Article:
A Night in the Life of a Postpartum Night Doula: What to Expect

January 4, 2024

The role of a postpartum night doula is both unique and crucial in supporting new parents through the often overwhelming early weeks with a newborn. If you’re considering hiring a night doula or are curious about what a typical shift entails, this blog post will give you a play-by-play of a night doula's responsibilities and what to expect when they step into your home.

Understanding the Role:A postpartum night doula provides overnight care for the newborn, allowing parents, especially the birthing parent, to get a good night’s rest. Their responsibilities can include feeding, changing, and soothing the baby, as well as offering breastfeeding support and guidance on infant care.

The Play-by-Play of a Night Doula's Shift:

1. Arrival and Check-In:

  • Evening Greeting: The doula arrives in the evening and checks in with the parents to discuss how the day went, any particular concerns, and the plan for the night.
  • Setting Up: The doula sets up their station with all necessary supplies – diapers, wipes, feeding equipment, and any special items the baby might need.

2. Feeding and Care of the Baby:

  • Night Feedings: Depending on the parents’ preference and the baby’s needs, the doula either feeds the baby or brings them to the mother for breastfeeding.
  • Diaper Changes: Regular diaper checks and changes are performed to keep the baby comfortable and prevent rashes.

3. Soothing and Settling the Baby:

  • Soothing Techniques: The doula uses various techniques like gentle rocking, soft singing, or swaddling to soothe the baby back to sleep after feedings.
  • Monitoring Sleep: Ensuring the baby is sleeping safely, the doula keeps a watchful eye while resting between feedings.

4. Addressing Baby’s Needs:

  • Colic or Discomfort: The doula handles any issues of colic, gas, or general discomfort, applying appropriate techniques to comfort the baby.
  • Quiet and Calm: Keeping the environment peaceful and quiet is a priority, using soft lights and minimal disturbance to maintain a sleep-conducive atmosphere.

5. Breastfeeding Support:

  • Assistance: For breastfeeding mothers, the doula can assist with latching and positioning, especially during nighttime feedings.
  • Pumping Support: If the mother is pumping, the doula helps with setting up the pump, storing milk, and cleaning equipment.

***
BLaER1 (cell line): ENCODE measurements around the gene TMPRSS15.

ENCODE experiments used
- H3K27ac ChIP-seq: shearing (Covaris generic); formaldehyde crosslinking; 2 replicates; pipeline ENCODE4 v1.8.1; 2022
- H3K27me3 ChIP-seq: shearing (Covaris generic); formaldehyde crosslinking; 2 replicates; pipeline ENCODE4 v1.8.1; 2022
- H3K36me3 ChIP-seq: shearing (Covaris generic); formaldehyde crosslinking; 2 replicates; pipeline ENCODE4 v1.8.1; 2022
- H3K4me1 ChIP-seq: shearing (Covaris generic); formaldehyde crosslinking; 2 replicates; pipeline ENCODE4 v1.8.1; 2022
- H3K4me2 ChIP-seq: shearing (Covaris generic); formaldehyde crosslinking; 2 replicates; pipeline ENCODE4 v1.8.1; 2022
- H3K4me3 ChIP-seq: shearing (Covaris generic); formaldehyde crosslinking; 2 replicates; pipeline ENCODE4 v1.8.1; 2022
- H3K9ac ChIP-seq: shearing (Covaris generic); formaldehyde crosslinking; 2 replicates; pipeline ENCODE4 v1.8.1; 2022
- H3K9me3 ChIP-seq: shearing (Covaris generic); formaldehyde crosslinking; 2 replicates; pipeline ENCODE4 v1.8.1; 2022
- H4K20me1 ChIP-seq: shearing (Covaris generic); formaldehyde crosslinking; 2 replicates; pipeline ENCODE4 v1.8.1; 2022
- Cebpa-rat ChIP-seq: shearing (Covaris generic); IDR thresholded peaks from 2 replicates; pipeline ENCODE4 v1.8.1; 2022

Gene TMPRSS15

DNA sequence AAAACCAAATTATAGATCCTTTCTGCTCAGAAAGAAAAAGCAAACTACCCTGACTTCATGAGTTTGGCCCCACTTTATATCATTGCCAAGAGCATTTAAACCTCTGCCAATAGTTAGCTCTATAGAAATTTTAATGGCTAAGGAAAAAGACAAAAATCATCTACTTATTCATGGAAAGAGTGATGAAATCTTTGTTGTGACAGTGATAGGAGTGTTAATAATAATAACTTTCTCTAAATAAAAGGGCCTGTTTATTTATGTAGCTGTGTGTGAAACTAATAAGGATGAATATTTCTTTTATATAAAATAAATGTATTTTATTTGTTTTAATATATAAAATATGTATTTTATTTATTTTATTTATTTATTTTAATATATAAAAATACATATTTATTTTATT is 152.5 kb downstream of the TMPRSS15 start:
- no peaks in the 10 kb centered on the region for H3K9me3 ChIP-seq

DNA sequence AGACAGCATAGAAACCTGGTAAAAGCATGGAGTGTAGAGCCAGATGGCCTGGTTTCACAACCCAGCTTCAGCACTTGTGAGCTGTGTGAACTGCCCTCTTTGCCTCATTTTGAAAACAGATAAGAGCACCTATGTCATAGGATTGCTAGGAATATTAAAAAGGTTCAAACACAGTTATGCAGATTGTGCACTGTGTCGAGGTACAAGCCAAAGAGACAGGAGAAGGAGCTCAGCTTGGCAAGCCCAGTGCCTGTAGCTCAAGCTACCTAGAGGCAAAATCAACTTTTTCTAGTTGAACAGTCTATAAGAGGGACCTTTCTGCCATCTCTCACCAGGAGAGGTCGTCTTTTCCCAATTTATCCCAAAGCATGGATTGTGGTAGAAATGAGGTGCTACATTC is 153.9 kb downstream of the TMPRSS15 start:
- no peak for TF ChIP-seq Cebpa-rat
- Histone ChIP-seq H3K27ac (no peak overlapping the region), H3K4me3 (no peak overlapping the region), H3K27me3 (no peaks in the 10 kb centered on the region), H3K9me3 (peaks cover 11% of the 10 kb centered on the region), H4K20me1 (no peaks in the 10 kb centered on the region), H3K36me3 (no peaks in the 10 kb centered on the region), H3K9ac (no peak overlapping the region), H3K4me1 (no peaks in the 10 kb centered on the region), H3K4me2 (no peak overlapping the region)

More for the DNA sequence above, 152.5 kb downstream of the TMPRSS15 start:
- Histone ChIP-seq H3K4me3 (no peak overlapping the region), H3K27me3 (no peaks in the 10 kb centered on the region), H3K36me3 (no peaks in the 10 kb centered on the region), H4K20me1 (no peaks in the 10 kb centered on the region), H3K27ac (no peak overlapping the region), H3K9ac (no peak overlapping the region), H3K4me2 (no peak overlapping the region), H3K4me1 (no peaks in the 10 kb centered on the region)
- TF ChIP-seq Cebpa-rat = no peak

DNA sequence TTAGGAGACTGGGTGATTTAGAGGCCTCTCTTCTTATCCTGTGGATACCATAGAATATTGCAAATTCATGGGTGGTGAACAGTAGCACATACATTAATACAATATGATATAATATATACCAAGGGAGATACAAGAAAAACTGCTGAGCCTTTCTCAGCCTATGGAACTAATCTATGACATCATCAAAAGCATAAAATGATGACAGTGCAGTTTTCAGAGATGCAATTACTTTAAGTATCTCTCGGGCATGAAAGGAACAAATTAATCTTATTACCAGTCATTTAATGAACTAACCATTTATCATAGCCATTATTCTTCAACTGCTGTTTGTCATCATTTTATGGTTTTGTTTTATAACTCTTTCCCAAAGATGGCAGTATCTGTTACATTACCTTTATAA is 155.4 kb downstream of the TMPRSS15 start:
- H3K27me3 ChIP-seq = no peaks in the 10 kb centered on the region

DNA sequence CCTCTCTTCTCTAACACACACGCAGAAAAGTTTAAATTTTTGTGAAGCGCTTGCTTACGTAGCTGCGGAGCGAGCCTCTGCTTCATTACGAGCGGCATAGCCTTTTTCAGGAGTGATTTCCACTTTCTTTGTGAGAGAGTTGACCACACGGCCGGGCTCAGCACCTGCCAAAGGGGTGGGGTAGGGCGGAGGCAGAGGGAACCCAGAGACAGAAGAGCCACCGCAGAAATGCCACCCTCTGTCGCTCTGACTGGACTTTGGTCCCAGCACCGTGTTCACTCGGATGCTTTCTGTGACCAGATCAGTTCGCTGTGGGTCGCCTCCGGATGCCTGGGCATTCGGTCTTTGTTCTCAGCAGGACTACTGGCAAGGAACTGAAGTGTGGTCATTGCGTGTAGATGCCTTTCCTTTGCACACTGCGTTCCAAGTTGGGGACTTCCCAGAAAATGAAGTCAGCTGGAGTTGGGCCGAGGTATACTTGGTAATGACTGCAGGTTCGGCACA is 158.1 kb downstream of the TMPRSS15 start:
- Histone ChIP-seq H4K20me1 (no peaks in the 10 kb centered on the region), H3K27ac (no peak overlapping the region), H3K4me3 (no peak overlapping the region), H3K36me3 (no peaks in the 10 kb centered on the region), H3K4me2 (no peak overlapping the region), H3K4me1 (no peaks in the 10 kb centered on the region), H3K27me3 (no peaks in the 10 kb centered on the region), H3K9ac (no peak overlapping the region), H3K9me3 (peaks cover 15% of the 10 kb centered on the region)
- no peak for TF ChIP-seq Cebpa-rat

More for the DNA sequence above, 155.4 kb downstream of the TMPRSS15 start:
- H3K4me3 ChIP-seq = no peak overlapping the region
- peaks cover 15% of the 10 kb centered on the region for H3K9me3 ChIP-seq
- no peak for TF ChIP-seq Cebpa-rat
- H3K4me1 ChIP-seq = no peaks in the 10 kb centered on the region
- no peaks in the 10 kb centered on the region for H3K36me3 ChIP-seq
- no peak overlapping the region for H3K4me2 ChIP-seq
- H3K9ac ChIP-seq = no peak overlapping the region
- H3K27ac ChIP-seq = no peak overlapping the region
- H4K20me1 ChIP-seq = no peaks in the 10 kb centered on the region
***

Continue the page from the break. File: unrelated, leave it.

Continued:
6. Record Keeping:

  • Logging Activities: The doula maintains a log of feeding times, diaper changes, and any other notable observations to inform the parents in the morning.

7. Transition to Morning:

  • Morning Handoff: As the morning approaches, the doula prepares for the parents to take over, briefing them on the night’s events and any concerns or recommendations.
  • Tidying Up: Cleaning and organizing the baby’s area and any used equipment is part of the doula’s morning routine.

8. Departure:

  • Quiet Exit: The doula leaves quietly, ensuring minimal disruption to the family’s morning routine.

A postpartum night doula can be a lifeline for new parents, providing not just care for the baby but also peace of mind and valuable rest. By understanding the play-by-play of what a night doula does, parents can feel more comfortable and prepared for this support. Whether it’s feeding, diaper changing, or just offering a reassuring presence, a night doula’s role is all about nurturing the family during those crucial nighttime hours.

At Newmom.me, we’re here to transform the motherhood narrative and make this process of finding support so much easier on you. We have a carefully curated, easy-to-use, and customizable platform where you can search by the type of service you need, location, and availability. You can easily sign up to review profiles of Lactation Consultants, Doulas, Mother’s helpers, and other services. Let us help you embrace motherhood with a full heart.

Disclaimer: This blog's content is provided for informational purposes only, and does not intend to substitute financial advice, legal advice, professional medical advice, diagnosis, or treatment and you should not rely solely on this information. Always consult a professional in the area for your particular needs and circumstances prior to making any professional, legal, medical and financial or tax-related decisions.